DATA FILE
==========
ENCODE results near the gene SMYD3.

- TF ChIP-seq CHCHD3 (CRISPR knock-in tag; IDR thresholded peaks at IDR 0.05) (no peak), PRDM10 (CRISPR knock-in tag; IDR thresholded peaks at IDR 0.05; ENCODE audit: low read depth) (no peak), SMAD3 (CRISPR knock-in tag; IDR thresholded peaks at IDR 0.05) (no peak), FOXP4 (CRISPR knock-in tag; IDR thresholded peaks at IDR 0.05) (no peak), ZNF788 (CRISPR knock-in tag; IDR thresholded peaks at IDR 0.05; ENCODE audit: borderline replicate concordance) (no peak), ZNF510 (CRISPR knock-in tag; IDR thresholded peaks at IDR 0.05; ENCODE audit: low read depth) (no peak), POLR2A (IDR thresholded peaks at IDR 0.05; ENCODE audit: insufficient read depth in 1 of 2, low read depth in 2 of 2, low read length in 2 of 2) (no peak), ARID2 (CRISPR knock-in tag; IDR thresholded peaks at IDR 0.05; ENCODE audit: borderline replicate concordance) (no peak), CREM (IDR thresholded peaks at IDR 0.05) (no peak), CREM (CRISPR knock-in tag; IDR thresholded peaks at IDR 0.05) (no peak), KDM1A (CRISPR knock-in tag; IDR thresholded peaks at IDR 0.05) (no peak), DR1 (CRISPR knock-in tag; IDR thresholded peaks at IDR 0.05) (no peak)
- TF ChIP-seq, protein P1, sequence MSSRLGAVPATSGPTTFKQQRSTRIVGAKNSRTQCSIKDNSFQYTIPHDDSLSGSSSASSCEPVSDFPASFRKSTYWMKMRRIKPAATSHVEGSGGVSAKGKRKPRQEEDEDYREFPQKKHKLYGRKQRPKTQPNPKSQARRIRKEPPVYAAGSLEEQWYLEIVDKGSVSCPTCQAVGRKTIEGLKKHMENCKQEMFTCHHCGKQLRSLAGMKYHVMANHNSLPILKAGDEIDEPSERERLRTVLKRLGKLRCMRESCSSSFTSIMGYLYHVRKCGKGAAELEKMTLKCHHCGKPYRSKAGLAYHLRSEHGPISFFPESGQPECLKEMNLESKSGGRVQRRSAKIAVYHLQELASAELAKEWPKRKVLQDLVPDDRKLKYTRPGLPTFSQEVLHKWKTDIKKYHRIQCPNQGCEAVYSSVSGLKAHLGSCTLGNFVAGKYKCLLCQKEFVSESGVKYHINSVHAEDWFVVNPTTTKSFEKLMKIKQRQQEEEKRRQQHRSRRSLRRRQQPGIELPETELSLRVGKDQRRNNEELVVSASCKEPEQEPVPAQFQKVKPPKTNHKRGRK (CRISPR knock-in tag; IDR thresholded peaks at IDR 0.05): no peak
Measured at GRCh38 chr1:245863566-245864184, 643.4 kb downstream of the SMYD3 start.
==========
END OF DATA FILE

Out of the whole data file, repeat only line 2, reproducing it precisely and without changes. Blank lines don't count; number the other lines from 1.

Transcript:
- TF ChIP-seq CHCHD3 (CRISPR knock-in tag; IDR thresholded peaks at IDR 0.05) (no peak), PRDM10 (CRISPR knock-in tag; IDR thresholded peaks at IDR 0.05; ENCODE audit: low read depth) (no peak), SMAD3 (CRISPR knock-in tag; IDR thresholded peaks at IDR 0.05) (no peak), FOXP4 (CRISPR knock-in tag; IDR thresholded peaks at IDR 0.05) (no peak), ZNF788 (CRISPR knock-in tag; IDR thresholded peaks at IDR 0.05; ENCODE audit: borderline replicate concordance) (no peak), ZNF510 (CRISPR knock-in tag; IDR thresholded peaks at IDR 0.05; ENCODE audit: low read depth) (no peak), POLR2A (IDR thresholded peaks at IDR 0.05; ENCODE audit: insufficient read depth in 1 of 2, low read depth in 2 of 2, low read length in 2 of 2) (no peak), ARID2 (CRISPR knock-in tag; IDR thresholded peaks at IDR 0.05; ENCODE audit: borderline replicate concordance) (no peak), CREM (IDR thresholded peaks at IDR 0.05) (no peak), CREM (CRISPR knock-in tag; IDR thresholded peaks at IDR 0.05) (no peak), KDM1A (CRISPR knock-in tag; IDR thresholded peaks at IDR 0.05) (no peak), DR1 (CRISPR knock-in tag; IDR thresholded peaks at IDR 0.05) (no peak)